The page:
New research has revealed that parents are losing over 400 hours a year in the battle to get their kids to sleep.
- Bedtime battles cost parents almost eight hours a week, equating to 52 nights worth of sleep
- More than half of parents say bedtime is the most stressful part of their day
- 10 per cent of parents admit their child goes to bed after 10pm
Parents are losing 52 nights worth of sleep each year trying to get their kids to bed according to new research released by preschool TV channel Disney Junior UK today. The study found that the average parent spends almost eight hours trying to get their child to nod off or back to sleep during the night each week – equating to over 400 hours a year.
Despite 55 per cent of parents saying they have a bedtime routine for their children, more than half (51 per cent) say bedtime is the most stressful part of their day.
The figures have been released to mark the launch of Disney Junior UK’s new Parenting Hacks podcast, which brings together parents, experts and special guests to explore tips, tricks and ways to support busy parents. It is hosted by TV personality Helen Skelton and is available to download on iTunes and Spotify from today. The first episode takes inspiration from Disney Junior UK programme PJ Masks – a show about how three kids transform into superheroes when they put on their pyjamas.
The series explores some of the key findings from the study, including that four in five parents (79 per cent) with children in preschool want them in bed and asleep before 8pm, but almost two thirds (58 per cent) fail to do so and 10 per cent admit their child goes to bed after 10pm. Even after books, baths and brushing it still takes 43 minutes on average to get them to settle, with four in ten kids (38 per cent) regularly getting up during the night.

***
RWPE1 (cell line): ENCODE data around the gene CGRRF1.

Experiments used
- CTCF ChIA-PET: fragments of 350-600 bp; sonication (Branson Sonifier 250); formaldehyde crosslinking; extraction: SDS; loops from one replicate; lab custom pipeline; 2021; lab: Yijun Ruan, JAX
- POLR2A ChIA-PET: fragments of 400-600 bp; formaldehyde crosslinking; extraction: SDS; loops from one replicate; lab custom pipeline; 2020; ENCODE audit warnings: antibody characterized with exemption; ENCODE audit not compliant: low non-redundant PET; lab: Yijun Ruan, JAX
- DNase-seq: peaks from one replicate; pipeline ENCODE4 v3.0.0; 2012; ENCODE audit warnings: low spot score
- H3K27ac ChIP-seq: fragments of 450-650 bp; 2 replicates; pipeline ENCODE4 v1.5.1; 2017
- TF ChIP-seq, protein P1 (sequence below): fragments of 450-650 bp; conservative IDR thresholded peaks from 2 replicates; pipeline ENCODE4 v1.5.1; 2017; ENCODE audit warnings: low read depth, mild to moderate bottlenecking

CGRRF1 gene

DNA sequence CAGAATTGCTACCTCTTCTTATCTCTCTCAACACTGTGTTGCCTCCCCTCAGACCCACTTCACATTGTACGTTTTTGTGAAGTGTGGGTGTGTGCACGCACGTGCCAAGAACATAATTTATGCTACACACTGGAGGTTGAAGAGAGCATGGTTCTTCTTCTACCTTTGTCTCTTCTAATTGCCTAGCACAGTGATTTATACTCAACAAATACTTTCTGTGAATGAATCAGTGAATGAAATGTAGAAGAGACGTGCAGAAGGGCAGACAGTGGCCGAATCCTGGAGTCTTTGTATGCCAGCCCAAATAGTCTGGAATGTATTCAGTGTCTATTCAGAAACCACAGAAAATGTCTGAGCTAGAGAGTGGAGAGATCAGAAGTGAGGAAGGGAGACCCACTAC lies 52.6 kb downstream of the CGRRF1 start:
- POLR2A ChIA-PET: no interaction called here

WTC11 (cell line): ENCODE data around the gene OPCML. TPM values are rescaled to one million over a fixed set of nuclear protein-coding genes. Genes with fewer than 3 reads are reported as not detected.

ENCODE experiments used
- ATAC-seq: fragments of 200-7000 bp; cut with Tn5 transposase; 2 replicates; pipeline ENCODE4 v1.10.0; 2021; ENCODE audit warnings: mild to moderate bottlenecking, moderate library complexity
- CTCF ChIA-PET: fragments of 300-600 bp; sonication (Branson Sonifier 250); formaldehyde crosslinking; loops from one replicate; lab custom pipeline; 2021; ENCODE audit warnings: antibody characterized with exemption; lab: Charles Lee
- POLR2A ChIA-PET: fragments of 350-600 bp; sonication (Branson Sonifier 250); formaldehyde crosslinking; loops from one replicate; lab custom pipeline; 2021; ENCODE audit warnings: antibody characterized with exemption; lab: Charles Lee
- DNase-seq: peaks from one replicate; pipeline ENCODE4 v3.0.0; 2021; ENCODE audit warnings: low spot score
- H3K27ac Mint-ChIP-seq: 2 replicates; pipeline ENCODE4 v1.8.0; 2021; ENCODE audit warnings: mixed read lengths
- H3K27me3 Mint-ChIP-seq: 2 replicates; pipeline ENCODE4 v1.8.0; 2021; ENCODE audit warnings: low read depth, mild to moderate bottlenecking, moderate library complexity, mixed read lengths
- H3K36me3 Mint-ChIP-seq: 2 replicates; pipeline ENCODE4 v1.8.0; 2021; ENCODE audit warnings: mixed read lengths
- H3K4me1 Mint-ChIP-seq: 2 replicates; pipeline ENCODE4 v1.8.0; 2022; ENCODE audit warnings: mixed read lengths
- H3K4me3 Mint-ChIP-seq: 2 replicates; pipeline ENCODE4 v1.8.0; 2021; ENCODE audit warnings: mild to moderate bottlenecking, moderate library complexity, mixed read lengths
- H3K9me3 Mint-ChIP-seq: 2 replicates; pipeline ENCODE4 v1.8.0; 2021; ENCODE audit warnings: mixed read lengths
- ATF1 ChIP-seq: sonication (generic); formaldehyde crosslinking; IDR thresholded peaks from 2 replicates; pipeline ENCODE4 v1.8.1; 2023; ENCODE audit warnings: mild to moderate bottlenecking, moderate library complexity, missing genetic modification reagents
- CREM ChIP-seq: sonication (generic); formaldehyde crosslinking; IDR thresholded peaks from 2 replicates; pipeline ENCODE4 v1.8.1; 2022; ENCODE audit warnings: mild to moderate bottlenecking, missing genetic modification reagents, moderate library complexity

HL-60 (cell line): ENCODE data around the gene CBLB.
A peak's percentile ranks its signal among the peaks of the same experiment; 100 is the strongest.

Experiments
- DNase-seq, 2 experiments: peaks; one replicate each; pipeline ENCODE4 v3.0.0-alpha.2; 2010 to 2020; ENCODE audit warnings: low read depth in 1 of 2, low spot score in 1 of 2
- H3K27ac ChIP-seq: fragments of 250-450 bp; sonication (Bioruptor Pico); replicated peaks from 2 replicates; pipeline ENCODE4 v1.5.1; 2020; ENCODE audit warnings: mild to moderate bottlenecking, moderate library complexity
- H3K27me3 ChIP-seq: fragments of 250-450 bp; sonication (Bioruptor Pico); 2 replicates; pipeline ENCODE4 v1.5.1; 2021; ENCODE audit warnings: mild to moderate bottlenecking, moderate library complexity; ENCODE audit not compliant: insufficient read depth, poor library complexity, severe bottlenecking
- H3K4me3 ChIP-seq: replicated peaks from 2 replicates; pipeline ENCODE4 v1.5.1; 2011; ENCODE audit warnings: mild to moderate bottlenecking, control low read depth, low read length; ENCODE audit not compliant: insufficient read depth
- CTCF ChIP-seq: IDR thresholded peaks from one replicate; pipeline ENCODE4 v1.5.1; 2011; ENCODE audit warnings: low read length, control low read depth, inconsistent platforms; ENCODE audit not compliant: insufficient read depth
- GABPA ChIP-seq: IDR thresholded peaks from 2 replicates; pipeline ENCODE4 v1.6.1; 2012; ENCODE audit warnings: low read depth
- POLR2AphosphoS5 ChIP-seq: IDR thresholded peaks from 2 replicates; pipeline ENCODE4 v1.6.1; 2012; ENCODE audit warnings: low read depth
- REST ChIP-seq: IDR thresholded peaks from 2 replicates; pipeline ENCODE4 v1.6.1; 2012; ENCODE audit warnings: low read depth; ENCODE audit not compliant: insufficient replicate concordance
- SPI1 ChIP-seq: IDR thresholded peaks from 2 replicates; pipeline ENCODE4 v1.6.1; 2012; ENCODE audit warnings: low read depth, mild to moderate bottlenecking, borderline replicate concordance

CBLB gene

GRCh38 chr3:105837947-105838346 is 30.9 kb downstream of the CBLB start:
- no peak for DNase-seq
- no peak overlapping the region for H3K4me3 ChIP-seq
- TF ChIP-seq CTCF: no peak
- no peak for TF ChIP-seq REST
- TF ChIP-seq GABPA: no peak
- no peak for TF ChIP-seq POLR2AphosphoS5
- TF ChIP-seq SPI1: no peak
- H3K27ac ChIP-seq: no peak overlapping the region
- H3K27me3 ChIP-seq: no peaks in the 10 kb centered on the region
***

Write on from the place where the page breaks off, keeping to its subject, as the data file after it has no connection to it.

It is no surprise that this leads to a lack of sleep for parents, with 47 per cent saying it makes them feel bad-tempered and more than a quarter (27 per cent) worrying about the effect it has on their relationship. Men find bedtime more stressful than women, with 17 per cent of dads saying it is a strain every night, compared to 12 per cent of mums.
Regionally, Brighton and Liverpool are bedtime trouble hotspots, with parents losing 10 hours of sleep a week thanks to their troublesome bedtimes, whereas Sheffield is the calm capital with parents only losing six hours of sleep.
Parenting expert Dr Claire Halsey, who worked in conjunction with Disney Junior UK in the creation of the Parenting Hacks podcast, said: “We all know how stressful it can be getting our children to go to sleep, and this can have an effect on our own bedtime routine. However, there are ways to help settle your child so they feel peaceful and calm during this important time of the day, which in turn allows you more time to relax and prepare yourself for a good night’s sleep. The key factor is finding a routine and sticking to it, and there’s some great tips, tricks and guidance in picking up the right habits both in the podcast and in Disney Junior’s ongoing TV programming for preschoolers.”